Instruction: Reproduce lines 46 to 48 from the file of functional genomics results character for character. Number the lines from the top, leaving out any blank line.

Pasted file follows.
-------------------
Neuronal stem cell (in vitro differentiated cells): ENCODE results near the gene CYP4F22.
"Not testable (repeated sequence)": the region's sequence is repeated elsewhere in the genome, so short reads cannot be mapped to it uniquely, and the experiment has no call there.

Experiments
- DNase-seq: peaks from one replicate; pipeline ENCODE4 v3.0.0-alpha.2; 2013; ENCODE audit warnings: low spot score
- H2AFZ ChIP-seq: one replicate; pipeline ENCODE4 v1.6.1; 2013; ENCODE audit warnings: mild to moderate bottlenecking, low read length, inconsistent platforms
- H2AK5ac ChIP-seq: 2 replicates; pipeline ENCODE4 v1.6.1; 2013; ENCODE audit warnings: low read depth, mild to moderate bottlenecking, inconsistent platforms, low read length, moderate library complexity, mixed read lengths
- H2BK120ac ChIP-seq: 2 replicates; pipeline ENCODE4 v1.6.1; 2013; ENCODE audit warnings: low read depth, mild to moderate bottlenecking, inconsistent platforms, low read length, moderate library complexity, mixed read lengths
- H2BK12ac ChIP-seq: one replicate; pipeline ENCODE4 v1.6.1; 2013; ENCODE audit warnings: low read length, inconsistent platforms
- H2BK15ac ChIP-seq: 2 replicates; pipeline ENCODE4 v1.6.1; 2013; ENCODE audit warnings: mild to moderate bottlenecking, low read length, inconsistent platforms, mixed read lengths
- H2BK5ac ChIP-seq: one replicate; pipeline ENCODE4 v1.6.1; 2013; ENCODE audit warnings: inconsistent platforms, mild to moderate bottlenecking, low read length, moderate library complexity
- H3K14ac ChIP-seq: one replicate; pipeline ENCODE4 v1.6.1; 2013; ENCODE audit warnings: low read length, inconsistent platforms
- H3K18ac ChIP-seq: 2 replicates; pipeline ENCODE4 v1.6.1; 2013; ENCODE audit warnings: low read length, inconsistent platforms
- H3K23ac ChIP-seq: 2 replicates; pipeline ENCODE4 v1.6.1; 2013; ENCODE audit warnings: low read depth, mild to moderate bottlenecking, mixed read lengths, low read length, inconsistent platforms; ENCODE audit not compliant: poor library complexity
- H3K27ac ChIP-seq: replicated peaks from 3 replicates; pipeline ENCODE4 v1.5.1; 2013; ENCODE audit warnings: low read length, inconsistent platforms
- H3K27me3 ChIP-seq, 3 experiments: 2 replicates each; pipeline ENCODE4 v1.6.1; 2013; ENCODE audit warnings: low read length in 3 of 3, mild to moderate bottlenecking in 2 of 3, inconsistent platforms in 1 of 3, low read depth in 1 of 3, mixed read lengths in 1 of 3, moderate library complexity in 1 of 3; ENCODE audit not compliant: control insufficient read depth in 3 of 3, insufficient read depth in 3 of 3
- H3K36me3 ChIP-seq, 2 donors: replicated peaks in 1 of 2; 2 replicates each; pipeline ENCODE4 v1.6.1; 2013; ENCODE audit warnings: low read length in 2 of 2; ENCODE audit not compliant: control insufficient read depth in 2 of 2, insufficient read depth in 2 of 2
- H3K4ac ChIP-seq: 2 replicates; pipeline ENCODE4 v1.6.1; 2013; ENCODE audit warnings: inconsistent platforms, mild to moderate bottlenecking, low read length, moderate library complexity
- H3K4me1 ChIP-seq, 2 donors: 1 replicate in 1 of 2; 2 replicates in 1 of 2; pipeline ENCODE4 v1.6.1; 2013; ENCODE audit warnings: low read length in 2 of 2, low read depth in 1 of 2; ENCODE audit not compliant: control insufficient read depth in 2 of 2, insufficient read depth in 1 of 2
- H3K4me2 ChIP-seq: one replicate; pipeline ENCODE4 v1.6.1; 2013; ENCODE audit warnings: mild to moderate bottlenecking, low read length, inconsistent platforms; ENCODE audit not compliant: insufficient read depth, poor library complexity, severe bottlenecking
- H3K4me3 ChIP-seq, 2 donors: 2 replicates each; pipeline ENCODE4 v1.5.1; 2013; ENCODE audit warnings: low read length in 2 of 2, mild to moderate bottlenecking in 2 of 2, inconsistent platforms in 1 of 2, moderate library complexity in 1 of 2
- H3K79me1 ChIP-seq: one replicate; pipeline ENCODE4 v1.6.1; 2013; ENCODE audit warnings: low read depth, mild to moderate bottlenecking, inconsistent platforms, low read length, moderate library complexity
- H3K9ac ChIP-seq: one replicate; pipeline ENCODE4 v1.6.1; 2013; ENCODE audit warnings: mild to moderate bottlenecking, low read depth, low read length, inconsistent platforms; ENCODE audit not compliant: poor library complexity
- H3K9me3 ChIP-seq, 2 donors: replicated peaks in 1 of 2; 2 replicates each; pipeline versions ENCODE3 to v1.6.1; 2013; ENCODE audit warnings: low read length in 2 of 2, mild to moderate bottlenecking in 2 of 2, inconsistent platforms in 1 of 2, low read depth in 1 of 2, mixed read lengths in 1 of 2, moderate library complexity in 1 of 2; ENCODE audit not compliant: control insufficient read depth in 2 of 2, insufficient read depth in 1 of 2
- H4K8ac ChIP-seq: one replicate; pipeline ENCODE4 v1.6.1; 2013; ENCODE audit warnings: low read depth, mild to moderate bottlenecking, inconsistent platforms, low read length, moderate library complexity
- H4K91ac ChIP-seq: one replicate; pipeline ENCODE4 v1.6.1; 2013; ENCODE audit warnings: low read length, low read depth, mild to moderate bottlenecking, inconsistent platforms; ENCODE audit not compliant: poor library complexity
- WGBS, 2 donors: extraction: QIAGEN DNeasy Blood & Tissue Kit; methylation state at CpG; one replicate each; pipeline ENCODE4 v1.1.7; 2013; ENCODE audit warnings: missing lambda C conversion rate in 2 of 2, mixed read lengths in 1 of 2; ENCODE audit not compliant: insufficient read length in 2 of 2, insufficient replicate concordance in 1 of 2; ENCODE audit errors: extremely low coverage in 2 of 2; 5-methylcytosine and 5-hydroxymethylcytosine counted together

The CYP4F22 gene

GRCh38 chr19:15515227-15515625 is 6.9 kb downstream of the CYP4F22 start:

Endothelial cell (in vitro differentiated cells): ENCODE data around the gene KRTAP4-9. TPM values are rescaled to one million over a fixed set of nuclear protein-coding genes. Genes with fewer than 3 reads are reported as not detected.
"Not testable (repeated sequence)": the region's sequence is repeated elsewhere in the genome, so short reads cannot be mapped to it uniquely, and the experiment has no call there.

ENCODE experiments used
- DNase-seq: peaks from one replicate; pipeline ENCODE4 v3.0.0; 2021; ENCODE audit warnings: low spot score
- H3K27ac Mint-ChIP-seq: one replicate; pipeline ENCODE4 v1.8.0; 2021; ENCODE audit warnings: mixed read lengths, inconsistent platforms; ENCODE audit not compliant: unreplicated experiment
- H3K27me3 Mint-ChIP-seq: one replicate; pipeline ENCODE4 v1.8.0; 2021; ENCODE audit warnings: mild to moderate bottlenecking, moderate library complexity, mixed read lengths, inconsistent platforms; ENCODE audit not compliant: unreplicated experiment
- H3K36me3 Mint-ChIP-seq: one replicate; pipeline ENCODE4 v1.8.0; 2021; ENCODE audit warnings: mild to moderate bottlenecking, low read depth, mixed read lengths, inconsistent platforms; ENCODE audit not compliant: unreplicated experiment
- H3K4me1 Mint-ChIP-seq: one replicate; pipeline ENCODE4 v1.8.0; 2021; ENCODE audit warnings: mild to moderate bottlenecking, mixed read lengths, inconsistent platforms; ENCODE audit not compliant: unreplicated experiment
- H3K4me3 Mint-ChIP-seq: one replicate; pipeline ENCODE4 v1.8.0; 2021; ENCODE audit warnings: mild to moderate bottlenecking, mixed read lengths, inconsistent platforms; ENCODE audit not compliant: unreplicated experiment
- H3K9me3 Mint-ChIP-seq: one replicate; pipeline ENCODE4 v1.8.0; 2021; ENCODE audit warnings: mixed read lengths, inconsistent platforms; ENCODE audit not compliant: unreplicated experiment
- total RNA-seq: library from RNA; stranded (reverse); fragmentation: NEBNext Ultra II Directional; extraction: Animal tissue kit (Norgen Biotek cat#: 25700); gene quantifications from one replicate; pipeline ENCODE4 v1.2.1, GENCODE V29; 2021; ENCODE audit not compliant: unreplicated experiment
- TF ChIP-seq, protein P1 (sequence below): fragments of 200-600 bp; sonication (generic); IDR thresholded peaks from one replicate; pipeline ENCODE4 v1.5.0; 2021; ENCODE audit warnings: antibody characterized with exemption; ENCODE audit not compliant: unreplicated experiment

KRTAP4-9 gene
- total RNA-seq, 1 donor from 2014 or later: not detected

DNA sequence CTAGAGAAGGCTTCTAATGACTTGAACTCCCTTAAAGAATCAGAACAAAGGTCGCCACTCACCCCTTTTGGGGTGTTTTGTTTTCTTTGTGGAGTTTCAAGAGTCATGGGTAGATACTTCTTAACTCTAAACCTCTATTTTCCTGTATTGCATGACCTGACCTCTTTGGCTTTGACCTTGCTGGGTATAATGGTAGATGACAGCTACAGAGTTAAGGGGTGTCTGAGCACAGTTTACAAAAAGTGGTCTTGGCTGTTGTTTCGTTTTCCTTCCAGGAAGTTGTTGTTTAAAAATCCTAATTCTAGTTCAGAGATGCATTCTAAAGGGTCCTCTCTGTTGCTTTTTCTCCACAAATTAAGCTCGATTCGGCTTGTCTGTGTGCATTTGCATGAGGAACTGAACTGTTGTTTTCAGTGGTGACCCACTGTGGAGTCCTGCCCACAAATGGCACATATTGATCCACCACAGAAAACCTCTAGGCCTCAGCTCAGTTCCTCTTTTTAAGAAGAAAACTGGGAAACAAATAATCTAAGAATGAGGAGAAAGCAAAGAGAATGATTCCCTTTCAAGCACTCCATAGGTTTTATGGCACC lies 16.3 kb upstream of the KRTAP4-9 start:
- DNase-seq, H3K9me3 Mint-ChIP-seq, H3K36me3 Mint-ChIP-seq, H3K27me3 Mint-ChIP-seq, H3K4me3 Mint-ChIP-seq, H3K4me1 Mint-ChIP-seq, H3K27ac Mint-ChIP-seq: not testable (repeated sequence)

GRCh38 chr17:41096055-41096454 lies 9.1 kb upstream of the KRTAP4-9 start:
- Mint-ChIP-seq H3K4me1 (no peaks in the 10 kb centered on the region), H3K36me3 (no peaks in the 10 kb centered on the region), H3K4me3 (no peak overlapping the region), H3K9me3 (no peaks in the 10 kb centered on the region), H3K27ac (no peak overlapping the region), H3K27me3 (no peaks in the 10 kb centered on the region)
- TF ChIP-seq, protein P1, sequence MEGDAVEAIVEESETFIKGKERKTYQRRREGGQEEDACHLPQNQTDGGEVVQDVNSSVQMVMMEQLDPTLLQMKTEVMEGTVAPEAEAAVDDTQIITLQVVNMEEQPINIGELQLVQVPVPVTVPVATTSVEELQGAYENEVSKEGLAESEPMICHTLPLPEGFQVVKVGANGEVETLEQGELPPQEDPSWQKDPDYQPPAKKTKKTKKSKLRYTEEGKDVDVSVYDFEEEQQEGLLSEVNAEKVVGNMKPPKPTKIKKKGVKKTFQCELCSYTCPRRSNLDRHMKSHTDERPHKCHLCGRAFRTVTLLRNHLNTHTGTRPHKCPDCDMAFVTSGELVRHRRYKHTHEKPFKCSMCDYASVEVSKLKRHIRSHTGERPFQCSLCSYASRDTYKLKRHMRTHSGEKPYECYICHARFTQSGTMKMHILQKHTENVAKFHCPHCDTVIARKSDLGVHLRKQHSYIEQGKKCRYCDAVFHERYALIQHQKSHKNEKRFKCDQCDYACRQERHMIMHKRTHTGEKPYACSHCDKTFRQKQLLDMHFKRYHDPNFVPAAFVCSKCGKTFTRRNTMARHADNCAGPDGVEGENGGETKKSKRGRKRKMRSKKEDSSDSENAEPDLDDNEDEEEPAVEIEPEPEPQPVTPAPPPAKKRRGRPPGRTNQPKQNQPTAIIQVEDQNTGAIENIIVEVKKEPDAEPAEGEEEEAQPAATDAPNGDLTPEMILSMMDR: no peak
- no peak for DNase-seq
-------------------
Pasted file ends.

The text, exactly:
- Mint-ChIP-seq H3K4me1 (no peaks in the 10 kb centered on the region), H3K36me3 (no peaks in the 10 kb centered on the region), H3K4me3 (no peak overlapping the region), H3K9me3 (no peaks in the 10 kb centered on the region), H3K27ac (no peak overlapping the region), H3K27me3 (no peaks in the 10 kb centered on the region)
- TF ChIP-seq, protein P1, sequence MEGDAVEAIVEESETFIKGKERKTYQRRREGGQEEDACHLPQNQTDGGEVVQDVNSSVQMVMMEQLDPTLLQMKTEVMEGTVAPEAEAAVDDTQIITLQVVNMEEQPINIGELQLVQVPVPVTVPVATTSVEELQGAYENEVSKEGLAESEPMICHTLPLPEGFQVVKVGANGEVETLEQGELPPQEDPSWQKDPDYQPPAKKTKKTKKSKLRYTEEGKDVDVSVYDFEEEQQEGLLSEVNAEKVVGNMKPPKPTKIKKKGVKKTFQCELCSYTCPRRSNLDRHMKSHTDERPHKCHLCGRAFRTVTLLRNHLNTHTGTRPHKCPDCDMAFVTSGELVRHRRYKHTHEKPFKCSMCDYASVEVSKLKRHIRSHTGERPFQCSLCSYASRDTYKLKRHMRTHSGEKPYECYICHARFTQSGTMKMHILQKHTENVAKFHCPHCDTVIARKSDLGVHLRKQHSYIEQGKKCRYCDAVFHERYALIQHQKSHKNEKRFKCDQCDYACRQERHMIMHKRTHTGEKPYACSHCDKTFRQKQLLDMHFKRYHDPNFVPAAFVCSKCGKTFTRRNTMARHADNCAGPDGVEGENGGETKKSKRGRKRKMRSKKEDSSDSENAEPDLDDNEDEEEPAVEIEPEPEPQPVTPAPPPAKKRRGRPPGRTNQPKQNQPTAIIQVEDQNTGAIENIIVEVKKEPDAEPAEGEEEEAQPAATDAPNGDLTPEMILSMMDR: no peak
- no peak for DNase-seq